Acute Sensory Neuronopathy following Enterovirus Infection in a 3-Year-Old Girl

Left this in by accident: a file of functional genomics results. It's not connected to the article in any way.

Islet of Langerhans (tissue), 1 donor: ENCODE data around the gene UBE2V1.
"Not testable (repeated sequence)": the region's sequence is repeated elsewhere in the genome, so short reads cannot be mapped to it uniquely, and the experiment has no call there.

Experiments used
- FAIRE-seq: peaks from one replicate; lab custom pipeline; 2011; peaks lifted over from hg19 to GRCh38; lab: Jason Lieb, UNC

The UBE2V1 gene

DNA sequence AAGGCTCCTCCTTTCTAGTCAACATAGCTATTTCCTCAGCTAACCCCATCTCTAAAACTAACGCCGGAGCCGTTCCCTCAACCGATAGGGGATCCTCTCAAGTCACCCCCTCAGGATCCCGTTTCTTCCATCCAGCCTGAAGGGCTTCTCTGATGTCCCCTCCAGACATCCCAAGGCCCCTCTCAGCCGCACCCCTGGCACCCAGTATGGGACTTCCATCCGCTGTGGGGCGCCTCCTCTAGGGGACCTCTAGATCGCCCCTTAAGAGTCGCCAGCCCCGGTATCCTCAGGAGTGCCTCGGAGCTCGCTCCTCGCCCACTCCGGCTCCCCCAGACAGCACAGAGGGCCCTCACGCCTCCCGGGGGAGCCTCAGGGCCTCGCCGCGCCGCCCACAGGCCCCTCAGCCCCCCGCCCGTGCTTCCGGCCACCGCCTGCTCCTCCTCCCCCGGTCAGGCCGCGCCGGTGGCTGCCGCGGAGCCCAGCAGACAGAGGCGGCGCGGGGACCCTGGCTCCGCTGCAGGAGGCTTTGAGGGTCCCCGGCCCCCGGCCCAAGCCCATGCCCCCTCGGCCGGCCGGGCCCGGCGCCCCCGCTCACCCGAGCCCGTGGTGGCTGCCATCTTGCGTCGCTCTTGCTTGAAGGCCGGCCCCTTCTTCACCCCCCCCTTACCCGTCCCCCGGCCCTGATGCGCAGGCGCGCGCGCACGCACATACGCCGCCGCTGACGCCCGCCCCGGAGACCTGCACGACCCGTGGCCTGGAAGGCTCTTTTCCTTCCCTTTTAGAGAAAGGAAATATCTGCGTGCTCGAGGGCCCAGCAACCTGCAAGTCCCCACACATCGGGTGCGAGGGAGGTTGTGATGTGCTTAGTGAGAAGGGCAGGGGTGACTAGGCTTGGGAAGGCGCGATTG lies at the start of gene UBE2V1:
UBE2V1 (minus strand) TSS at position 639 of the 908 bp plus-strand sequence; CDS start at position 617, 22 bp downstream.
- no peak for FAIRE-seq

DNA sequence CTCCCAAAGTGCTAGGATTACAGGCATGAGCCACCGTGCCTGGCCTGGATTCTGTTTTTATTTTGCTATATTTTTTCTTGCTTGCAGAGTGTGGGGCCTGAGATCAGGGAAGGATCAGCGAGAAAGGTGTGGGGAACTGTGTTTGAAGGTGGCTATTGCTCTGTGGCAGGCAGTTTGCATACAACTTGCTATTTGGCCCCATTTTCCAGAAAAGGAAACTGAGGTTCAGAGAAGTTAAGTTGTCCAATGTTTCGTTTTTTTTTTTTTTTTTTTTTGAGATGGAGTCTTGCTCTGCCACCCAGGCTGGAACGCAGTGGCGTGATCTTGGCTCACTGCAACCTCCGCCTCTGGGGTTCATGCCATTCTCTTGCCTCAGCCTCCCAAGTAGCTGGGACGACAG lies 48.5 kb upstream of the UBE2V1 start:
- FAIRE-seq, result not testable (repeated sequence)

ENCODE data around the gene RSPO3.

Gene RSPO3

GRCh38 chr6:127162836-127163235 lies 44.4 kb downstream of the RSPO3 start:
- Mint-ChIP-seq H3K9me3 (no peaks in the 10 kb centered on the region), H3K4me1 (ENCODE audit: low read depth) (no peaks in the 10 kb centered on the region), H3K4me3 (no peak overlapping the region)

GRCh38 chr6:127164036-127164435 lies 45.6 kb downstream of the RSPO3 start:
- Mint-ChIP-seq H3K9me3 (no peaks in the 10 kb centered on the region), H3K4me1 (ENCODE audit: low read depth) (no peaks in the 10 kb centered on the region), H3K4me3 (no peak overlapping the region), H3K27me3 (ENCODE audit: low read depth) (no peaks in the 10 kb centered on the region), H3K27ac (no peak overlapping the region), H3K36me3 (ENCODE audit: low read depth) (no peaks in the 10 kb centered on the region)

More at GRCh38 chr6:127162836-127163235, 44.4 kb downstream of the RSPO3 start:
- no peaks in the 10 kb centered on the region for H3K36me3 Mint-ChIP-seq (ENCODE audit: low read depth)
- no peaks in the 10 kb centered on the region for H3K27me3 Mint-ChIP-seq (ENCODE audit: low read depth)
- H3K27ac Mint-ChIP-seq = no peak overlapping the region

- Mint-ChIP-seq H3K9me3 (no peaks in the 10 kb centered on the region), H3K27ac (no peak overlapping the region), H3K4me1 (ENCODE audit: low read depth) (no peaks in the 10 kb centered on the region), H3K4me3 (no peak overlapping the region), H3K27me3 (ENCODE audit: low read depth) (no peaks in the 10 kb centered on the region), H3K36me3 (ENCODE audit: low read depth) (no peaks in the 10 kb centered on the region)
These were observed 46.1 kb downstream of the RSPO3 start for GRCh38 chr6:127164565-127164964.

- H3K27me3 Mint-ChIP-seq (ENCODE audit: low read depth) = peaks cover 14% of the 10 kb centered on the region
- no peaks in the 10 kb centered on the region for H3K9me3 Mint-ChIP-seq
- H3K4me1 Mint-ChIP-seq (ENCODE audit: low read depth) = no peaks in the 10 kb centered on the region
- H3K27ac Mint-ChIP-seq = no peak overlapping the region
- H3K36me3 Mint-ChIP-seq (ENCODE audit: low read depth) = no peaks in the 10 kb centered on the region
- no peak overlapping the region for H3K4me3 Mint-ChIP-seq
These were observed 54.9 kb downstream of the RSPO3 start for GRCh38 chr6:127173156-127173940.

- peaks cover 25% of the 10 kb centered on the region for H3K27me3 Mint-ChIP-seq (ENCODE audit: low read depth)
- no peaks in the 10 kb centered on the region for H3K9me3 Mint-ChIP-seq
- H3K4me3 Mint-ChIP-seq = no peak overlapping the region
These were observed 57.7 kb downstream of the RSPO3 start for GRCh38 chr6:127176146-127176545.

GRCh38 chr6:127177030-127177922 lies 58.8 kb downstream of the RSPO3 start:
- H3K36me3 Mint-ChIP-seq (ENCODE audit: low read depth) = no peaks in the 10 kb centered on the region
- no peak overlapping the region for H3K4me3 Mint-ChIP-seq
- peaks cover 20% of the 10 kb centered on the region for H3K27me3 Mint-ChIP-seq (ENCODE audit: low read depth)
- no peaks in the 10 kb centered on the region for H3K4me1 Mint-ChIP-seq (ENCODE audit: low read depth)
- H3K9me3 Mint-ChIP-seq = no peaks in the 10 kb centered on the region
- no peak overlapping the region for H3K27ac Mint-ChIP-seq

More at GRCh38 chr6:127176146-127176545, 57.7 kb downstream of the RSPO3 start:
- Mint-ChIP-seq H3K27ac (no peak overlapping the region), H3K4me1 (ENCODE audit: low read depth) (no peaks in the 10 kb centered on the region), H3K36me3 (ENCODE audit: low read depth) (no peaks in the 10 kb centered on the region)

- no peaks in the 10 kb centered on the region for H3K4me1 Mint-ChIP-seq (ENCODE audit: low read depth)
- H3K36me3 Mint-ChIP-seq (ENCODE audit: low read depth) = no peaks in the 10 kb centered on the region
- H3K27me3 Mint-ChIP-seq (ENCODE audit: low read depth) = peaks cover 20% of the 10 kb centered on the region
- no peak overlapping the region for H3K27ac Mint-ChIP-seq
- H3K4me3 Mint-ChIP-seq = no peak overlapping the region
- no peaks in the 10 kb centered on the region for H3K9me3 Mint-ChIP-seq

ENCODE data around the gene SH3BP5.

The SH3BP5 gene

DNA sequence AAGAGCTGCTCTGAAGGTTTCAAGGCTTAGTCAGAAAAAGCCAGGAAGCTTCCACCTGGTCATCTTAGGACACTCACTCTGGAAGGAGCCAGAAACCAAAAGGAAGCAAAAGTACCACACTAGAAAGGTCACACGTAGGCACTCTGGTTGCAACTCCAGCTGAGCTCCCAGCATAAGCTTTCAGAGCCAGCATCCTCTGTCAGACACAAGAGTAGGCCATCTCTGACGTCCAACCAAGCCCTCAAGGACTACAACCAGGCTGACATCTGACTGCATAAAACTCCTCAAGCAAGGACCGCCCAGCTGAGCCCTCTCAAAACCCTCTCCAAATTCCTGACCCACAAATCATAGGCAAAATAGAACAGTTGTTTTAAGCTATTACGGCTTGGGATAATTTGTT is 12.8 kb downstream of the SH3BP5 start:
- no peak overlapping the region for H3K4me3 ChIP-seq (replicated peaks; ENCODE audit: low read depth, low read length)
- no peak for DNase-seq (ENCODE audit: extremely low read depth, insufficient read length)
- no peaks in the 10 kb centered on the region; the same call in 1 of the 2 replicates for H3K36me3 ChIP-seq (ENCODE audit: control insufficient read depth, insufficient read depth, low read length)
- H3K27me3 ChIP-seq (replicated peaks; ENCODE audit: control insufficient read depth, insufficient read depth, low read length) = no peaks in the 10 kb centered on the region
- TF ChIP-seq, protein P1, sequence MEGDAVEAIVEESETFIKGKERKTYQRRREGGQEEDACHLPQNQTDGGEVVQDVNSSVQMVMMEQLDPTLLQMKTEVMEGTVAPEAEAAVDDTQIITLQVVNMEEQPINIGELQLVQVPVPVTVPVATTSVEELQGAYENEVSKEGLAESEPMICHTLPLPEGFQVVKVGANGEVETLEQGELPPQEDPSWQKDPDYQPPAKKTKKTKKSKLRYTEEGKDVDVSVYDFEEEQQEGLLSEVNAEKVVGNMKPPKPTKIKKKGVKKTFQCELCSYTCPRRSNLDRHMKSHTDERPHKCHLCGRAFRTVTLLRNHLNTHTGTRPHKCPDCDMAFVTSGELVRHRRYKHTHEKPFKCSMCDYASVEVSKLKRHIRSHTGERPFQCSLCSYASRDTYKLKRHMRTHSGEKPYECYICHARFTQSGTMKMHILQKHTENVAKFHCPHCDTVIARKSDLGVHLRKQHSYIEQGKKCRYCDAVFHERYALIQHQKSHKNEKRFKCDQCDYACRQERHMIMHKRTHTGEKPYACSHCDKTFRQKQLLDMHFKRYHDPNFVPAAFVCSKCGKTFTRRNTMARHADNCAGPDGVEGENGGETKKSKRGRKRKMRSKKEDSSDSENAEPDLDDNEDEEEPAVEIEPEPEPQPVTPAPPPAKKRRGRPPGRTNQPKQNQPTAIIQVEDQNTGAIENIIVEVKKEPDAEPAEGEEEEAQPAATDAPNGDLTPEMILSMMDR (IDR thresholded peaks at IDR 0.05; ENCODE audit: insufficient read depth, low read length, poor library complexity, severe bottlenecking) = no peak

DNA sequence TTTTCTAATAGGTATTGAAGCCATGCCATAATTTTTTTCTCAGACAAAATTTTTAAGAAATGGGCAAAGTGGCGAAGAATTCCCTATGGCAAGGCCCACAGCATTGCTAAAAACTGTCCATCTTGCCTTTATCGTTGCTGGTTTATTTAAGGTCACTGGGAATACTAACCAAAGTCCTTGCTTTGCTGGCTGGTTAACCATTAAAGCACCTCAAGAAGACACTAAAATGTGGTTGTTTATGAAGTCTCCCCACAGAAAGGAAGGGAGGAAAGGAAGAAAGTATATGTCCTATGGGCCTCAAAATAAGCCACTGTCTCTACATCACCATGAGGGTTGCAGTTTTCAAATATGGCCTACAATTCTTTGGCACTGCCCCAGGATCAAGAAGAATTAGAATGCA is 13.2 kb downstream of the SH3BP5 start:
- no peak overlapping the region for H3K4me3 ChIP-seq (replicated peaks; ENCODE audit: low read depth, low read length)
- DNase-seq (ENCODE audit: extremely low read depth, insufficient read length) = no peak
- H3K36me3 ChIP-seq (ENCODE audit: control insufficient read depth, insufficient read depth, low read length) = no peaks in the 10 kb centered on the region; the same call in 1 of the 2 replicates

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Acute sensory neuronopathy (SNN) is a rapidly developing peripheral nervous system disease that primarily affects sensory neurons in the dorsal root ganglion or trigeminal ganglion, leading to the impairment of sensory axons. SNN is notably uncommon in childhood; only three cases of childhood or adolescent SNN have been reported to date. Moreover, SSN has never been reported in association with enterovirus infection. Here, we report the case of a 3-year-old girl who was initially diagnosed with enterovirus infection based on the presentation of fevers, rashes on all extremities, and ulceration over the posterior pharynx. Nine days later, she presented with ataxic and wide-based gait and dysmetria affecting the extremities, with an absence of sensory nerve action potentials in the upper and lower limbs. The patient was diagnosed with acute SNN based on the criteria developed by Camdessanché et al in 2009. To our knowledge, this is the youngest case of SNN reported to date. In addition, this case reveals that enterovirus infection can be associated with acute SNN in children in rare cases. Accurate diagnosis relies on clinical suspicion, comprehensive knowledge of the patient's history, and careful characterization of abnormal findings in electrodiagnostic studies.

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